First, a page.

Austrian school economics: individualism rules

Given that Glint shares some aspects of the Austrian school of economics — above all a scepticism towards fiat currencies — the very briefest of expositions of the Austrian school might be appreciated. So here goes; if anyone objects that some point has been missed, my apologies; but even a remote acquaintance with this ‘school’ reveals that the number of pupils and their shades of opinion rival the number of tadpoles in a pond in spring.

For the original creative mind behind this ‘school’, Carl Menger von Wolfensgrün, the ultimate source of value is the human mind, the individual, and his/her choices. Carl Menger was born in 1840 in what is today the city of Nowy Sącz in southern Poland, then part of the Austrian empire. Menger started his career as a journalist; observing a discrepancy between what his school of theoretical economics had taught him about price determination and what he found in everyday life, he embarked on a study of political economy. Most people today know of the Austrian school of economics thanks to Friedrich Hayek, whose work was admired by the former British Prime Minister, Margaret Thatcher — which is one reason perhaps why his name is so reviled in some quarters.

In 1871, Menger published his Principles of Economics. This argued something that today seems fairly conventional, but which was radical in late 19th century economic theory — that the economic values of goods and services are subjective in nature; what is valuable to you may not be valuable to someone else. He also held that that with an increase in the number of goods their subjective value for an individual diminishes. Menger’s “marginal utility” theory held that utility, usefulness, is not constant but tends to diminish the more we have of something — the first piece of chocolate gives more utility than the 10th piece. This he called ‘diminishing marginal utility’.

Menger’s thought influenced many later thinkers, such as Ludwig von Mises, Eugen von Bohm-Bawerk, Hayek, and many others. The Austrian school — which was never a school but rather an agglomeration of individuals who shared ideas and views to a greater or lesser degree — is that economic laws of universal application are a priori, i.e. they do not depend on experience. It’s a matter of a priori knowledge that 2 + 2 always equals 4; it does not depend on anyone’s view or argument.

This belief in the centrality of a priori thinking is one of the key ways Austrian economics departs from classical and Keynesian (named after John Maynard Keynes) economics. These other schools of economic thought preferred inductive or empirical reasoning, the drawing of general conclusions from specific observations.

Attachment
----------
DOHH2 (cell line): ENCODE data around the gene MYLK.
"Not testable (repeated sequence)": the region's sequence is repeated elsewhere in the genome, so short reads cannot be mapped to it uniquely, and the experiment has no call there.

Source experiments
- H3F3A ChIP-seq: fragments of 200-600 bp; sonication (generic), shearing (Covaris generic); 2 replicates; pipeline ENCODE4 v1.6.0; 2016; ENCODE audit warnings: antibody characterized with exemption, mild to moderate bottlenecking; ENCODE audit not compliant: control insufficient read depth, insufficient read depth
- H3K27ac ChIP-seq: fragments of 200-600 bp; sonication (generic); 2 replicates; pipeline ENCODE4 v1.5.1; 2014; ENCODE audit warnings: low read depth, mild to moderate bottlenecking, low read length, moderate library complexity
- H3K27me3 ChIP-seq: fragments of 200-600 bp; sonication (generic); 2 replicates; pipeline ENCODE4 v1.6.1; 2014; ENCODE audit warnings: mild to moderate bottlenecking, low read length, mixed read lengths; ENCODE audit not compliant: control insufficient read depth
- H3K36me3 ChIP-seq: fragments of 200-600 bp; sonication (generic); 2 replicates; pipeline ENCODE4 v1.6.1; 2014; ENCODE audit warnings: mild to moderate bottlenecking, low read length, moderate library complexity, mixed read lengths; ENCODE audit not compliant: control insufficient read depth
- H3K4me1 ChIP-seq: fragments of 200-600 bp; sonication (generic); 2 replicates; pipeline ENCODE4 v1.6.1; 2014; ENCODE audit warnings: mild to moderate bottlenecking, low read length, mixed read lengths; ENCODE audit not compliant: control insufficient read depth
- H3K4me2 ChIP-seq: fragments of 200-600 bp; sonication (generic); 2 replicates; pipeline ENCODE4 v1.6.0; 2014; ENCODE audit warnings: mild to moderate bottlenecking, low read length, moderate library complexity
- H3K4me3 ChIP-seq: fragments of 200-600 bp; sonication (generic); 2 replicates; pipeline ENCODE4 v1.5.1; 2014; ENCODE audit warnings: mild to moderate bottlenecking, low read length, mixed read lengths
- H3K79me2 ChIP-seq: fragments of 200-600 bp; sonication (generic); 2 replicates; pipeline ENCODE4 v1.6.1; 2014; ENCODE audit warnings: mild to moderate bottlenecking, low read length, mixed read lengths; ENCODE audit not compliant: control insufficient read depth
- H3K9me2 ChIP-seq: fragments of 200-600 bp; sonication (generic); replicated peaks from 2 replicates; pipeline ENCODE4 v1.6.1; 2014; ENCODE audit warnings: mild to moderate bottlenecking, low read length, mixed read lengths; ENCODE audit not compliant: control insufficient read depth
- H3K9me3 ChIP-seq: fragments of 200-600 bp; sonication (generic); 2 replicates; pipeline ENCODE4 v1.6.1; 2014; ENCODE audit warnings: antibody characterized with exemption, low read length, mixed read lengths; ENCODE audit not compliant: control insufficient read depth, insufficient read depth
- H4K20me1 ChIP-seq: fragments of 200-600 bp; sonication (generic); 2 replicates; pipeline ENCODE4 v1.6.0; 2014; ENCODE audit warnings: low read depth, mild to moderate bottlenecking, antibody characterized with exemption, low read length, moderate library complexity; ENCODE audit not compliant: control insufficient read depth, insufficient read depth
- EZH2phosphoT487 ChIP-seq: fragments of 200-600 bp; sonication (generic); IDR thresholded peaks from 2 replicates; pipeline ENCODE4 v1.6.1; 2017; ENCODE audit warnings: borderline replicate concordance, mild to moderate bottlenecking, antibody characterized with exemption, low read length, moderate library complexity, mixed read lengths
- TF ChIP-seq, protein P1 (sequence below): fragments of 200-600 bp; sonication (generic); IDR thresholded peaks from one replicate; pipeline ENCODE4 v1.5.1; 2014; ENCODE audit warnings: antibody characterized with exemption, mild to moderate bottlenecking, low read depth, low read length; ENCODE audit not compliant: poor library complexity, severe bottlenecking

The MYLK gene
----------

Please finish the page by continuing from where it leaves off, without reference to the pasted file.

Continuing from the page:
Followers of the Austrian school believe that markets should be free from government interference; they hold that value is determined by the importance an individual places on a good for the achievement of his/her desired ends. Value is not a function of how much labour has been spent on producing X, but on how important it is to an individual. “Menger argued that economic analysis is universally applicable and that the appropriate unit of analysis is man and his choices. These choices… are determined by individual subjective preferences and the margin on which decisions are made. The logic of choice…is the essential building block to the development of a universally valid economic theory”. For Austrian school economists, individualism rules.

Austrian economics and money

Since Menger, the Austrian school of economics has, like all schools, fragmented. Austrian economics today exists on a spectrum that ranges from extreme libertarianism (and a rejection of all government rules) to a form of libertarianism that espouses both individual freedom and social equality. While Ludwig von Mises was an early and consistent advocate of the gold standard, Hayek was lukewarm towards a gold standard; his prime concern was to see money supply removed from centralised control, as he saw such control as inevitably leading to inflation and bad investment decisions.

This is the one consistent thread running through all adherents to this school — a distrust of governments, central banks, and fiat money. Austrian school economists generally embrace the idea of free and unfettered markets, with only minimal government interference, although some founders, such as Friedrich von Wieser, advocated an extensive welfare state.

Austrian economics gained greater credibility when Friedrich Hayek, an ardent defender of free-market capitalism, an adherent of Austrian economic theories, and a major 20th century political theorist, became the joint winner of the Nobel Prize for Economics at the age of 75, in 1974.